AIIB in talks over second loan guarantee deal for World Bank

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The Beijing-based Asian Infrastructure Investment Bank is in talks to provide a second loan guarantee deal to the World Bank, a move that would deepen the lenders’ partnership and allow the Washington-based institution to increase lending.

The talks follow a similar deal last year, when the AIIB agreed to issue $1bn in credit guarantees against sovereign-backed loans made by the International Bank for Reconstruction and Development, the World Bank’s lending arm. That deal was intended to enable the IBRD to squeeze more out of its cash-constrained balance sheet.

The increasing co-operation comes as the World Bank and other multilateral development banks are being urged to overcome tight capital constraints and mobilise financial resources to help countries deal with challenges such as climate change.

The AIIB is also in discussions with the Asian Development Bank and Inter-American Development Bank about similar projects, AIIB president Jin Liqun told the Financial Times.

“[The] World Bank has the need and we, our two teams, are working to see if it’s possible to have another guarantee project. And my position is: we are supportive,” Jin said in an interview.

The AIIB, established in 2016 as Beijing’s answer to the World Bank, has scope to disburse more loans, with a triple A rating and capitalisation of $100bn against lending of just $50bn. This allows it to guarantee loans for other institutions while it expands its own portfolio.

The World Bank loans backed by the AIIB usually had a maturity of less than eight years, Jin said.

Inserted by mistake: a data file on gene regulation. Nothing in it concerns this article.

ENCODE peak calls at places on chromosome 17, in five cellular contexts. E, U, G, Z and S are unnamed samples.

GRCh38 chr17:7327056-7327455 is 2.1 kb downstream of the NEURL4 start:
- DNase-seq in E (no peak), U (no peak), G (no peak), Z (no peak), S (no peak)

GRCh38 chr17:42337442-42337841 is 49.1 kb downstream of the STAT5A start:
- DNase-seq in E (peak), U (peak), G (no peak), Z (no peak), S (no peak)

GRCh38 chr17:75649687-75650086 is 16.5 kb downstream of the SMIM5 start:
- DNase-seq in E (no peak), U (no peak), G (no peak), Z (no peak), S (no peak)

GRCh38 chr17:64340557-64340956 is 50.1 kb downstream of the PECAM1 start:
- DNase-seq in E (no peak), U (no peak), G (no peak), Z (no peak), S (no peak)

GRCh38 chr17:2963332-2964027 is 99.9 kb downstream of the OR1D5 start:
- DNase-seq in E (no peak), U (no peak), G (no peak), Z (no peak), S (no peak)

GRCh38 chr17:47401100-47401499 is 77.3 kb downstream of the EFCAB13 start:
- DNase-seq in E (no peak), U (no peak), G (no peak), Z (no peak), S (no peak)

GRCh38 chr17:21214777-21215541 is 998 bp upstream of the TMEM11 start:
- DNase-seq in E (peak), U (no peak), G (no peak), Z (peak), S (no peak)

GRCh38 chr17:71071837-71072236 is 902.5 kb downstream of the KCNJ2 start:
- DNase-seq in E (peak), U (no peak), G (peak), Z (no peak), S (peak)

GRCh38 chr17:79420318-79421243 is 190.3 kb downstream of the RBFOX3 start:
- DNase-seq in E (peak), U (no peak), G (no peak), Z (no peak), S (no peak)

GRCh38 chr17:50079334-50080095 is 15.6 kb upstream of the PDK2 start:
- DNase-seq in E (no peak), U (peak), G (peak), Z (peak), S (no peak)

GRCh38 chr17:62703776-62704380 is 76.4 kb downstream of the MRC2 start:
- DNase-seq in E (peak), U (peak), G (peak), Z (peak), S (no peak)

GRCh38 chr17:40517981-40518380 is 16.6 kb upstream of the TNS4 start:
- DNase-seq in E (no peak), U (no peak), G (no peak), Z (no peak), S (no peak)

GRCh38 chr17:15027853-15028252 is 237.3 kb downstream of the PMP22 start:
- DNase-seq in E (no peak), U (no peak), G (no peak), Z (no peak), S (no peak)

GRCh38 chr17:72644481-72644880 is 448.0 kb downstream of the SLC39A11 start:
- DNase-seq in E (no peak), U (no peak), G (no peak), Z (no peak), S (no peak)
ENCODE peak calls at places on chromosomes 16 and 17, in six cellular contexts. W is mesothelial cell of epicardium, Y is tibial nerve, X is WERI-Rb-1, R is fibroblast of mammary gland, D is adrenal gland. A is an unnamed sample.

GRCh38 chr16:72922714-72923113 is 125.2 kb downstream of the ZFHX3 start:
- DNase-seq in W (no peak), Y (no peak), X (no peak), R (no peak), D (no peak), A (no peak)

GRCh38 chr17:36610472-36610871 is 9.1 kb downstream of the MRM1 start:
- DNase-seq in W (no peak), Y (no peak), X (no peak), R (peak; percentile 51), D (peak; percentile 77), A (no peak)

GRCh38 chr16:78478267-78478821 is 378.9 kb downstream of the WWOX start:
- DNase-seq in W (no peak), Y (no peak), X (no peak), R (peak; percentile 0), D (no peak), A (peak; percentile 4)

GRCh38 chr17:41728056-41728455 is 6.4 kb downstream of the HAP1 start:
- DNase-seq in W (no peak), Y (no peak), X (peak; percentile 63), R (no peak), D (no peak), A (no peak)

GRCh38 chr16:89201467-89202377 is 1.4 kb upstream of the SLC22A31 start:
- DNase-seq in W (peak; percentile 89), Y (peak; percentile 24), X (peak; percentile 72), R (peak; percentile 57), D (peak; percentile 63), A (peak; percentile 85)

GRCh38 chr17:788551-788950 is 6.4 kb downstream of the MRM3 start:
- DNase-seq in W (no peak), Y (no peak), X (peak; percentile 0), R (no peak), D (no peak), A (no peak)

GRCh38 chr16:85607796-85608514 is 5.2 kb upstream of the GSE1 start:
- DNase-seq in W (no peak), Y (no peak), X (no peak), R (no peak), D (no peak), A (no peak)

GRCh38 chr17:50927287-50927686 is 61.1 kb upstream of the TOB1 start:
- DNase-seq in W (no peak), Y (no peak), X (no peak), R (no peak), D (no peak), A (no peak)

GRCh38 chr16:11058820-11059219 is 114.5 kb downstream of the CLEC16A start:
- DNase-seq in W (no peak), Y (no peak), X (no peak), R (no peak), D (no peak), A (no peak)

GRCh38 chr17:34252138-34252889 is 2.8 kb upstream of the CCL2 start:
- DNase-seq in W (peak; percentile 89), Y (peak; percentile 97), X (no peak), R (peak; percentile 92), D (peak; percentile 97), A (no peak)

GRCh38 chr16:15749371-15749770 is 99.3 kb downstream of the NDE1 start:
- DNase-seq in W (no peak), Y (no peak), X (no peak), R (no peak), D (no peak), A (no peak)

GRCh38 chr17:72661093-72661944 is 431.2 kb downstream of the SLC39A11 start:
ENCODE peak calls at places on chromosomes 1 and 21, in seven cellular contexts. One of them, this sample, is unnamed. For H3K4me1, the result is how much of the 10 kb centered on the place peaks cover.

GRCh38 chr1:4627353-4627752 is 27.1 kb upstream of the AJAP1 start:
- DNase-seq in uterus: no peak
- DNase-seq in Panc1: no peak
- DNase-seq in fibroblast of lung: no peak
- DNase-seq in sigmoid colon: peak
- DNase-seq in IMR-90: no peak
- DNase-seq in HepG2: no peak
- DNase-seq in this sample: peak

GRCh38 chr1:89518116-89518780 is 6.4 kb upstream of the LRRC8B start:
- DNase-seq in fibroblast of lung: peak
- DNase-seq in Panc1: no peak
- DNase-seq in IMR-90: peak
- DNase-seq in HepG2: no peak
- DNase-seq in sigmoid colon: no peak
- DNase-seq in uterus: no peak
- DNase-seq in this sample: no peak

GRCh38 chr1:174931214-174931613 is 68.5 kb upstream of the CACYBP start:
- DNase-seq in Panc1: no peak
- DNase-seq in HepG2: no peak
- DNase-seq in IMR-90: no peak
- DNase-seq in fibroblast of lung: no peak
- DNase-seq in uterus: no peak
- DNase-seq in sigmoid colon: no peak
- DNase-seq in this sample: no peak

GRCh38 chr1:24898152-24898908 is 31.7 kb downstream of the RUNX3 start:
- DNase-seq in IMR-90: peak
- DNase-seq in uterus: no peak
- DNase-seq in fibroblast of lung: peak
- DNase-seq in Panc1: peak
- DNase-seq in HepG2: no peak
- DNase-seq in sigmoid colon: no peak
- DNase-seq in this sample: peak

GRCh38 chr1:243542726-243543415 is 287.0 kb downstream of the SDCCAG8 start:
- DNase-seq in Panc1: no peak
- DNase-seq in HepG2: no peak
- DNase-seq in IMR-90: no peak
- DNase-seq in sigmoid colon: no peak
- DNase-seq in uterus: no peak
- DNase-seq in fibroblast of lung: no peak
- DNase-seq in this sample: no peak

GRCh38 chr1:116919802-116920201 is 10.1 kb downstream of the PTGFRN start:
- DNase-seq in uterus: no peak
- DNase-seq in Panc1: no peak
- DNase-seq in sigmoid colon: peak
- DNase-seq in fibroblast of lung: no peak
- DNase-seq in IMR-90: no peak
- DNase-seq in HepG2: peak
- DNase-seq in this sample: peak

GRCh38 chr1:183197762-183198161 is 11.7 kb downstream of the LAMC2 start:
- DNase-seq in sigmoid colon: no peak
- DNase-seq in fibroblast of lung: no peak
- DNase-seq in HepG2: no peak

He added the World Bank and other lenders could also be overexposed to individual countries, raising risks that AIIB guarantees could help reduce.

“This is I think one aspect of the MDBs [multilateral development banks] working as a system,” Jin said, naming direct co-financing as another option.

The World Bank and Asian Development Bank did not immediately respond to requests for comment.

The Inter-American Development Bank said it was exploring options to maximise “the value scale and impact of the Bank’s capital”, including partnerships with other multilateral development banks such as the AIIB, to “improve diversification or address specific capital constraints”.

“We’ve had preliminary discussions on possible risk-sharing transactions, including guarantees,” the IDB said.

The AIIB has 109 members, including G7 countries, but not the US. China holds the biggest voting share, with 27 per cent.

The bank was shaken last year by the resignation of former communications head Bob Pickard, who alleged the lender had been infiltrated by the Chinese Communist party.

The AIIB conducted an internal investigation that it said found no evidence to support the claims, but Canada issued a statement in December saying it was conducting a “further review” of the allegations.

The lender is expected to also confront a delicate transition process next year. Jin, 74, is set to step down in January 2026 after completing his second five-year term.

Jin said his successor would be chosen by an election, with the winning candidate requiring the support of a “supermajority” of two-thirds of the bank’s members and three-quarters of its voting power.

“If China wants to propose a candidate — I’m sure it will — the Chinese candidate would have to compete with the candidates maybe proposed by India and Korea . . . Australia, New Zealand, Singapore . . . it’s open for competition,” he said.

Jin added that the aim of the transition would be to maintain the bank’s multilateral spirit, which he said was “patterned on the Bretton Woods institutions”.

The AIIB has faced criticism from environmental groups over climate-related lending, which it has pledged to triple by 2030, and for continuing to finance gas-related projects.

Jin said while the AIIB had ruled out funding coal-fired projects, it could not completely prohibit gas for client countries that were transitioning to cleaner energy.

“Only when we can ascertain, can verify, that the gas project we financed would replace coal-fired power plants could we possibly consider financing,” he said. “That’s the conditionality. But we don’t have any projects in the pipeline even for gas projects. We focus on renewables.”

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